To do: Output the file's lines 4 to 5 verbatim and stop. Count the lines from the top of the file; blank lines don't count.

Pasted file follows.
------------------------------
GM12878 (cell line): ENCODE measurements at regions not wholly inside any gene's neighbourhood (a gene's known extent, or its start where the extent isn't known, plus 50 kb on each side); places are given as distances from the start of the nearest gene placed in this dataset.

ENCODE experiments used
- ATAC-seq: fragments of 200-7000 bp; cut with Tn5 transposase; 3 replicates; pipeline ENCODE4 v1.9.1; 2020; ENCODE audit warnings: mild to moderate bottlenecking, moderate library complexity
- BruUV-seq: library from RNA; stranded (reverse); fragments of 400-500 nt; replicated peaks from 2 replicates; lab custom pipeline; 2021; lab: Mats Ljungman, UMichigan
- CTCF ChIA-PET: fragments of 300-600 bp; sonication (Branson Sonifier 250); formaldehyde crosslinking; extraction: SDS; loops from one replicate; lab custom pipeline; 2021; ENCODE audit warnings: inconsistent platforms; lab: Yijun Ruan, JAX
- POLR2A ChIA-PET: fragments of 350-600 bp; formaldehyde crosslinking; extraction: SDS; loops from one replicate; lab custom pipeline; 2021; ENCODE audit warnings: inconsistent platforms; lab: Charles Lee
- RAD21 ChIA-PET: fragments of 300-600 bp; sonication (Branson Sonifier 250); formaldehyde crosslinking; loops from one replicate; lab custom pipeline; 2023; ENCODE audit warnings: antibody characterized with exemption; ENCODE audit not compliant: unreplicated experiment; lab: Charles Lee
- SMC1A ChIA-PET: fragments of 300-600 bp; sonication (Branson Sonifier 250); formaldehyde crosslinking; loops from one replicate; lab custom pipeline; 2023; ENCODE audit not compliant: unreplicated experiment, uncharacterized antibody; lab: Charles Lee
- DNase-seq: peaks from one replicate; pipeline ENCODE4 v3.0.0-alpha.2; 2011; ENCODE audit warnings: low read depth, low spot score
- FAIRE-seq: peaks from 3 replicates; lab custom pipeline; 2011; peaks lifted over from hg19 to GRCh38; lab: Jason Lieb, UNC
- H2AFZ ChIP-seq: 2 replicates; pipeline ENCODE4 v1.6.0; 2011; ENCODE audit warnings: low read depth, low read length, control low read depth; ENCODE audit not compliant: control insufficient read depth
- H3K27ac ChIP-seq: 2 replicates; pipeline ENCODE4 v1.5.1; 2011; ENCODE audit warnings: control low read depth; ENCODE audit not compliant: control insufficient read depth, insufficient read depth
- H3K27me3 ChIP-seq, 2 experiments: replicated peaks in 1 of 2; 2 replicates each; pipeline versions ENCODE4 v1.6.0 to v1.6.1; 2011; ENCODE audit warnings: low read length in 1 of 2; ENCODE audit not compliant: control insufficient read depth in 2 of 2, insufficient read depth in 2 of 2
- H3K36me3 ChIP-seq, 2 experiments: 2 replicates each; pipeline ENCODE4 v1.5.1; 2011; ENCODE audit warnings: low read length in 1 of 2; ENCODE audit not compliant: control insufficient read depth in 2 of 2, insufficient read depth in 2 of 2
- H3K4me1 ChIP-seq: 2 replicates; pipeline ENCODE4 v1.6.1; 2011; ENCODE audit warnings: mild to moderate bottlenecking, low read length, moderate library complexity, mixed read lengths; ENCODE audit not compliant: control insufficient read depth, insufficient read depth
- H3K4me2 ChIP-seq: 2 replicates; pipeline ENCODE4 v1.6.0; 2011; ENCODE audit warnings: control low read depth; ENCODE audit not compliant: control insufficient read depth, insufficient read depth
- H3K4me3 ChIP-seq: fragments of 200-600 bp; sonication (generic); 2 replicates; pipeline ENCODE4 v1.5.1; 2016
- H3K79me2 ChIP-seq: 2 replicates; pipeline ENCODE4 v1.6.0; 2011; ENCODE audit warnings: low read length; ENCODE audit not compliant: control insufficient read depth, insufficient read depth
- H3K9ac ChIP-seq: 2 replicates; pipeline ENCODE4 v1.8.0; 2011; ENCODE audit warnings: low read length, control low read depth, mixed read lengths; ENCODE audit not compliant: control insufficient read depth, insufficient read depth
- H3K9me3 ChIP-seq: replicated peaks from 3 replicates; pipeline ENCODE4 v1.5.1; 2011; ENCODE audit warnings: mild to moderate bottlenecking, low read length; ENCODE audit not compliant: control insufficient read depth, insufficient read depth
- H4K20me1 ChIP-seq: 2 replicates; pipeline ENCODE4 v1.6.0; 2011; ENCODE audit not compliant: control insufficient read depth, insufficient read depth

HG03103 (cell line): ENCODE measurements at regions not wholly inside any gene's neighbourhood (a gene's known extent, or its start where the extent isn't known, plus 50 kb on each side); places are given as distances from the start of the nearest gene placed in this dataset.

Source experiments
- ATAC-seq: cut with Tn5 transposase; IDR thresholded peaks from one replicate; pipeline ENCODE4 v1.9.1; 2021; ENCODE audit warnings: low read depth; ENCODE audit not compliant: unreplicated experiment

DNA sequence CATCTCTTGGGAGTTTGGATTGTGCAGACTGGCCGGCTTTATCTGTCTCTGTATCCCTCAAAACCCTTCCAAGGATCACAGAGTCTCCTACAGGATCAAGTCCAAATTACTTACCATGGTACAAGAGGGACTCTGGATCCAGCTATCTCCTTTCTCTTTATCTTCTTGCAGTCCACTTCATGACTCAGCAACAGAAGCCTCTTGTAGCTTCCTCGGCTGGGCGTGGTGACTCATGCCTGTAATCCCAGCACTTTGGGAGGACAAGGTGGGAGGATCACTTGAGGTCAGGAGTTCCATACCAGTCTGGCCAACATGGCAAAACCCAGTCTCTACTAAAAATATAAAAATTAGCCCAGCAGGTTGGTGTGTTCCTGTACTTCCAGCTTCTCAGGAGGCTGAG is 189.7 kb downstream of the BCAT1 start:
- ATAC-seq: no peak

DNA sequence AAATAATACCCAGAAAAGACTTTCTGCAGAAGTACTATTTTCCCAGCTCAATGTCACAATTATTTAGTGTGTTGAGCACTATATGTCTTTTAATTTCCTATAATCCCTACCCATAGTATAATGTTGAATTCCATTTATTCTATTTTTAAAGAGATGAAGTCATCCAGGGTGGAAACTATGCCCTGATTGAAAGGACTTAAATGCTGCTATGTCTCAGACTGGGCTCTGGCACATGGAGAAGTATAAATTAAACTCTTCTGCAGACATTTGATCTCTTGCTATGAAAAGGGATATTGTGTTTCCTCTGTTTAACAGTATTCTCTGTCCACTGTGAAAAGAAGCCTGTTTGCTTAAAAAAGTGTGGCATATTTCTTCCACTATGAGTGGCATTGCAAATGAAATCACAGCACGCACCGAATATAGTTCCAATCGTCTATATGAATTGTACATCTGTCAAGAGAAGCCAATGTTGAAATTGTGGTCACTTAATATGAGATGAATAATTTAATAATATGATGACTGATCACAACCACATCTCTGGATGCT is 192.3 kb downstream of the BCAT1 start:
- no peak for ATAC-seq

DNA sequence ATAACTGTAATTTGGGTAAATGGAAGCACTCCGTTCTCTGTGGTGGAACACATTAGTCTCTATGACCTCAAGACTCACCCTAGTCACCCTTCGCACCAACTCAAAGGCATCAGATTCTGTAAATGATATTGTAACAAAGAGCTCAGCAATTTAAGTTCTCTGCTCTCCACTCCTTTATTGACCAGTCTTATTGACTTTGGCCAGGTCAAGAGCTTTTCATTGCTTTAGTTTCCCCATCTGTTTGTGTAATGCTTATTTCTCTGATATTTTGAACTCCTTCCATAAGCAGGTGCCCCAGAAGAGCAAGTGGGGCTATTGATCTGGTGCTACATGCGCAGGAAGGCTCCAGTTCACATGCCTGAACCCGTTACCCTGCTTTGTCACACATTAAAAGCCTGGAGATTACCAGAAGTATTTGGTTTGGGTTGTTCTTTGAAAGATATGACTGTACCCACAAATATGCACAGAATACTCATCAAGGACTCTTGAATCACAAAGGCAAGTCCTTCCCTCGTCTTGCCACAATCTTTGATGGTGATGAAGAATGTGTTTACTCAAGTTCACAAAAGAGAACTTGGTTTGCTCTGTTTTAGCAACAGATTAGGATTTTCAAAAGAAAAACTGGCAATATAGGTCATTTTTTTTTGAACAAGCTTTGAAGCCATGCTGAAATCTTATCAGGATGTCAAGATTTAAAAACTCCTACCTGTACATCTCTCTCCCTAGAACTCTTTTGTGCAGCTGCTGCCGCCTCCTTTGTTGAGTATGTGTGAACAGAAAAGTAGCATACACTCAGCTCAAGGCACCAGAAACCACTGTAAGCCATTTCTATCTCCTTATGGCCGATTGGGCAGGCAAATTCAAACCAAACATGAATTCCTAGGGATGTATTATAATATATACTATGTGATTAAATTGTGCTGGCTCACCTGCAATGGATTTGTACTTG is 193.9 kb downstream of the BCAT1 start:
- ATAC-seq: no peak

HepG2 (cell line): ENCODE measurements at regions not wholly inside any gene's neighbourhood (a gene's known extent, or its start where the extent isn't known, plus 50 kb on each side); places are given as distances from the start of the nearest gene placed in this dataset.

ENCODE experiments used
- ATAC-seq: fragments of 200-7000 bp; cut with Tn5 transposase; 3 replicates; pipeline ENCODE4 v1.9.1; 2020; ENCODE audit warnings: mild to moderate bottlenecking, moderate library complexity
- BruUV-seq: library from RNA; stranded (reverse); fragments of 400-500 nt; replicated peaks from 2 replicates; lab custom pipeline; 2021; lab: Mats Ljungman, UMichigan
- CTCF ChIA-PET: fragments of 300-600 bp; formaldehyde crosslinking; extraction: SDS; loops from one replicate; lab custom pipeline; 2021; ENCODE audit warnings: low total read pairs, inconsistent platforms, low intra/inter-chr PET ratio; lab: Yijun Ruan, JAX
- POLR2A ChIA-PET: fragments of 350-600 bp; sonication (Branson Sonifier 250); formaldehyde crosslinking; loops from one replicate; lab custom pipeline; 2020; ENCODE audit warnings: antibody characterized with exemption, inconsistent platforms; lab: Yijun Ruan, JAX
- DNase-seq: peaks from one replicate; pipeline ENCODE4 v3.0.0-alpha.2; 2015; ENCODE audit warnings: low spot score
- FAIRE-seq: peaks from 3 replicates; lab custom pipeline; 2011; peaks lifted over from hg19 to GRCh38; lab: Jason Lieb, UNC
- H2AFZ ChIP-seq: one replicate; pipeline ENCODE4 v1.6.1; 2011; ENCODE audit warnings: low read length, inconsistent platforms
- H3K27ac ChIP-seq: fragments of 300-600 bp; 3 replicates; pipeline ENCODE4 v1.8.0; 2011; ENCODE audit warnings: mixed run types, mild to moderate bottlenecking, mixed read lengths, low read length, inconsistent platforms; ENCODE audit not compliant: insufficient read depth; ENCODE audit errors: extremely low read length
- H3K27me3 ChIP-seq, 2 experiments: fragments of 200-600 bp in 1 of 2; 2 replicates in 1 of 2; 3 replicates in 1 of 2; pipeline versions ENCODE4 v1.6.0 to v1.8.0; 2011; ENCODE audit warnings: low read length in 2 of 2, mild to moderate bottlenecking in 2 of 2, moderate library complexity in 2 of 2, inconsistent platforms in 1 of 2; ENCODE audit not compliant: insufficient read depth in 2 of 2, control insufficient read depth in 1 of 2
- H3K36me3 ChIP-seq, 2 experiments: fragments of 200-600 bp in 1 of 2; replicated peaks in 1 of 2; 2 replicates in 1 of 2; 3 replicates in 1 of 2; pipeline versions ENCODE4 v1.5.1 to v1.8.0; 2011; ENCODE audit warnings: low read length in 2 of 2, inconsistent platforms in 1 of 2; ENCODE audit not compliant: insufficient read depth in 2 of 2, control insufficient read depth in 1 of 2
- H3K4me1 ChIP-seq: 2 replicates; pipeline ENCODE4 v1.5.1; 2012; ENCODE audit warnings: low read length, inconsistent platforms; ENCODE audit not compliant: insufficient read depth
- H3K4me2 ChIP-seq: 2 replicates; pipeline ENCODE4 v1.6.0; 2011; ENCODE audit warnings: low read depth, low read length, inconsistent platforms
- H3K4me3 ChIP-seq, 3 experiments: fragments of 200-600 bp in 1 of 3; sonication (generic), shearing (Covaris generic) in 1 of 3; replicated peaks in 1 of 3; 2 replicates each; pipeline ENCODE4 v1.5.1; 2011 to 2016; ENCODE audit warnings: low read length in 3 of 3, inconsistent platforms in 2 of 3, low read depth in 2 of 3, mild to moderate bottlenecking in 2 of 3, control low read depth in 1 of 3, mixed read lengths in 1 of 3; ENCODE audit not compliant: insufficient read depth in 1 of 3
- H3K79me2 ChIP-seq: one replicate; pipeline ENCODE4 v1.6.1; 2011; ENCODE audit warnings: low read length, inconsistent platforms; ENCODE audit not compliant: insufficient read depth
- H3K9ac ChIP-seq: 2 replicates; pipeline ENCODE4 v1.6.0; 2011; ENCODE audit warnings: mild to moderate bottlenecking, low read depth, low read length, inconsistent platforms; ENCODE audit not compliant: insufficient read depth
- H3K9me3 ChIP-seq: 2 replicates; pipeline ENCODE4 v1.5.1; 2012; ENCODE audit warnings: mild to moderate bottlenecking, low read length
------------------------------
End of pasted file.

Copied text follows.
- BruUV-seq: library from RNA; stranded (reverse); fragments of 400-500 nt; replicated peaks from 2 replicates; lab custom pipeline; 2021; lab: Mats Ljungman, UMichigan
- CTCF ChIA-PET: fragments of 300-600 bp; sonication (Branson Sonifier 250); formaldehyde crosslinking; extraction: SDS; loops from one replicate; lab custom pipeline; 2021; ENCODE audit warnings: inconsistent platforms; lab: Yijun Ruan, JAX